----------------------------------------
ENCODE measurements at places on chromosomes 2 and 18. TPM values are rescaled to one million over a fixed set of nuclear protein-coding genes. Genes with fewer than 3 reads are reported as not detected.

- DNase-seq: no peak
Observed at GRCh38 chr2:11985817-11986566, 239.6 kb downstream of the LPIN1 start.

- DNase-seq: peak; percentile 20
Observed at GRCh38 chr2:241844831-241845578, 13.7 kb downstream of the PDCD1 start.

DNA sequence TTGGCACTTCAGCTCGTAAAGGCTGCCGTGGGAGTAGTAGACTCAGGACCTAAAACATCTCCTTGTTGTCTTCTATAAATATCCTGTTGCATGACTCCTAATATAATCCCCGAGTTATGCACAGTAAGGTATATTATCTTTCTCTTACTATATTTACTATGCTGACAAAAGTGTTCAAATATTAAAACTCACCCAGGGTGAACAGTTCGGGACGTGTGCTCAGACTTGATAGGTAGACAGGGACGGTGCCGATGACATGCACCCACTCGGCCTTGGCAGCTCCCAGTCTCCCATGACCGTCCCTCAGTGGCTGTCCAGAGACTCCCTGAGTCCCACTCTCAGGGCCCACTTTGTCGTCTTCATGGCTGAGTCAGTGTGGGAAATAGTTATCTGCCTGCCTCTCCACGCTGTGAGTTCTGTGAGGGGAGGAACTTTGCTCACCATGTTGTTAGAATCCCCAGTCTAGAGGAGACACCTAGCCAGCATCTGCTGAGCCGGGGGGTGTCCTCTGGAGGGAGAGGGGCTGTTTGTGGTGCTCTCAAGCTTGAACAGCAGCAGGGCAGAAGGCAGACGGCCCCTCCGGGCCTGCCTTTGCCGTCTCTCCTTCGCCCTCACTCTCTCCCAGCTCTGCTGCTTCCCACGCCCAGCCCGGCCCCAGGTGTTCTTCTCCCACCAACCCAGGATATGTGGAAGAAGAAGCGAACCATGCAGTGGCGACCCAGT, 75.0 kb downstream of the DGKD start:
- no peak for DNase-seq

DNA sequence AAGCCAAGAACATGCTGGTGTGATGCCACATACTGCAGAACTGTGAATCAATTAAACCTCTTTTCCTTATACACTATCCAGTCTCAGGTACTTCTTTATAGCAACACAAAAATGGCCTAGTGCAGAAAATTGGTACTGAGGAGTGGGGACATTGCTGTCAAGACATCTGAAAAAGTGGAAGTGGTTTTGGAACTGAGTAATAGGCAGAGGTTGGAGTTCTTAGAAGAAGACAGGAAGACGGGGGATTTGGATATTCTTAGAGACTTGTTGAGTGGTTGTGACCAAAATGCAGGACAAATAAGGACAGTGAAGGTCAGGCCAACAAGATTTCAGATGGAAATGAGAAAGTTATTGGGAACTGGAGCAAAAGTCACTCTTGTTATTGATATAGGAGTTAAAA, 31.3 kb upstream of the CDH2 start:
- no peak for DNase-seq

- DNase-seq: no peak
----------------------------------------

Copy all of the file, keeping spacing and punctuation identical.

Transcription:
ENCODE measurements at places on chromosomes 2 and 18. TPM values are rescaled to one million over a fixed set of nuclear protein-coding genes. Genes with fewer than 3 reads are reported as not detected.

- DNase-seq: no peak
Observed at GRCh38 chr2:11985817-11986566, 239.6 kb downstream of the LPIN1 start.

- DNase-seq: peak; percentile 20
Observed at GRCh38 chr2:241844831-241845578, 13.7 kb downstream of the PDCD1 start.

DNA sequence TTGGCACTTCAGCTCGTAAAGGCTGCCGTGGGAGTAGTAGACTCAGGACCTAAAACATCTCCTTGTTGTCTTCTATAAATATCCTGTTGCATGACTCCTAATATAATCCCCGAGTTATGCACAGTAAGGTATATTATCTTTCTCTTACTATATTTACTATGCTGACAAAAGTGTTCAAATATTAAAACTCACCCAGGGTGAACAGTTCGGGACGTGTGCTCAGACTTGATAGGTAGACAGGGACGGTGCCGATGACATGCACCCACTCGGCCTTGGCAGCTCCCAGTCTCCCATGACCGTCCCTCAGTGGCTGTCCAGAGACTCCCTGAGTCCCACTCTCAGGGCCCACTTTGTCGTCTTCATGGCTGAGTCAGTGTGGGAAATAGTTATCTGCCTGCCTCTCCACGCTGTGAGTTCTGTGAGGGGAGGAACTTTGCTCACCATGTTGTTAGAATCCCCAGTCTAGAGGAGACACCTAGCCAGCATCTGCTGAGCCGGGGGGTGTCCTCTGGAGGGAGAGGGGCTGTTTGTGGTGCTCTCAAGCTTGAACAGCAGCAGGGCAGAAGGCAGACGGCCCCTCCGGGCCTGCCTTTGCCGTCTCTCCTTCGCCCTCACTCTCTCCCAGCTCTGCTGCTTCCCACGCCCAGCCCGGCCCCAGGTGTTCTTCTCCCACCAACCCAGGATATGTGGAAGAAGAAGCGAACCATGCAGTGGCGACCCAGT, 75.0 kb downstream of the DGKD start:
- no peak for DNase-seq

DNA sequence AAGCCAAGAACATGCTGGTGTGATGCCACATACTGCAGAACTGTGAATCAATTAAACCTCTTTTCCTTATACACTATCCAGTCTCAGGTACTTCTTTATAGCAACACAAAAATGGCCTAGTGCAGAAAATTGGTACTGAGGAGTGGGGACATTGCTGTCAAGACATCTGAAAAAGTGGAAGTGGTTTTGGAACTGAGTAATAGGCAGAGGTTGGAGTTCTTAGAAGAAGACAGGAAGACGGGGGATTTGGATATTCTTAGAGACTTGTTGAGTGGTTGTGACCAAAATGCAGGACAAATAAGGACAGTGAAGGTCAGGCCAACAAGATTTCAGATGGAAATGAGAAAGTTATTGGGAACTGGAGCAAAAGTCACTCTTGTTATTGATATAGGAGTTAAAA, 31.3 kb upstream of the CDH2 start:
- no peak for DNase-seq

- DNase-seq: no peak